“And then, as life happens, my dad became critically ill all of a sudden … so I left my role at Hawaiian Electric Co. to spend time caring for my parents, my dad especially,” explains Morimoto.

After 10 months of her being by his bedside, Morimoto’s father eventually became paralyzed and spent the next two years in a skilled nursing facility.

“But that journey made me fall in love with health care and it was through that experience that I got a call from a dear friend and a mentor who was on the Queen’s board at the time, asking if I would be interested in joining Queen’s in a strategy role,” she says.

Flash forward to today, and Morimoto is proud to say she started a family of her own.

“My husband, David, is my soulmate. We’re just a great team together, and he has had a lifelong career at Central Pacific Bank where he is chief financial officer. We share the joy of two daughters.”

Their eldest daughter graduated from Syracuse University in New York last year. Their younger child also followed in those footsteps by attending Syracuse, before ultimately transferring to Santa Clara University in California. Morimoto spent four years traveling to Syracuse for family weekends, and she’s excited to still be able to visit there — because that’s amazingly close to where the Sisters of St. Francis of the Neumann Communities is based.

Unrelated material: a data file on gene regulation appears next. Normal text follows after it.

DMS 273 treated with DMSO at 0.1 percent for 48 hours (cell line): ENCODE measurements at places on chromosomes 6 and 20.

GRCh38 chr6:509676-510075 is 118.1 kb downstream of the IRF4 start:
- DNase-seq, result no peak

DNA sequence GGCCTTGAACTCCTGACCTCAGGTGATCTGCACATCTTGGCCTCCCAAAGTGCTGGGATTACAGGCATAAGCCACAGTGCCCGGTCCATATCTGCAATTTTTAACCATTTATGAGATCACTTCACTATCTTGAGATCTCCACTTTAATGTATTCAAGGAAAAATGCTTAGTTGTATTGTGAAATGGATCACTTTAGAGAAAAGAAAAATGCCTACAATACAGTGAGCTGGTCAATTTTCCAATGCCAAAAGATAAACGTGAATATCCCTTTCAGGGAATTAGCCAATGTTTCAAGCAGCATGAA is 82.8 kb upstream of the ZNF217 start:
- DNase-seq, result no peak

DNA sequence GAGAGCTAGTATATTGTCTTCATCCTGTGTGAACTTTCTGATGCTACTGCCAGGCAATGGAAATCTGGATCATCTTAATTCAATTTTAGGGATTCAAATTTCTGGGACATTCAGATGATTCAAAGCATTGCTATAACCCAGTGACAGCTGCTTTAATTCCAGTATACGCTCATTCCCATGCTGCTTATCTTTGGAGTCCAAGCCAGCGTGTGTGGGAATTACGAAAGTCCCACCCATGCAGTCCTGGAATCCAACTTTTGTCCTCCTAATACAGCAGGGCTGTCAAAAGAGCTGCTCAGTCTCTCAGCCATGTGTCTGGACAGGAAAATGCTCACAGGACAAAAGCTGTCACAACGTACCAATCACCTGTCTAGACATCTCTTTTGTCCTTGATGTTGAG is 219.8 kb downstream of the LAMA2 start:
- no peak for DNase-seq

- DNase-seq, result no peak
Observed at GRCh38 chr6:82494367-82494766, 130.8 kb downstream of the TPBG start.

Although she’s not Catholic, Morimoto says that faith is at the core of her being. She enjoys attending Christ Centered Community Church in Honolulu, also known as C4 Church. She loves participating in meditative sessions called “Fresh Fire” at church on Monday mornings.

In her spare time, Morimoto has taken up golfing with her husband and enjoys yoga as a rejuvenating stretching exercise. She also has had a lifelong tradition of enthusiastically playing the Japanese card game hanafuda in family tournaments for “bragging rights” — which continues to this day.

Summing up her feelings about life and her career, Morimoto’s voice brims with emotion.

“I’ve had the most amazing mentors and lifelong friends who continue to support and encourage me,” she says. “And then, I found blessings every step of the way, and that comes from my trust and my faith in God, which I can use to be the source of purpose and identity and confidence.”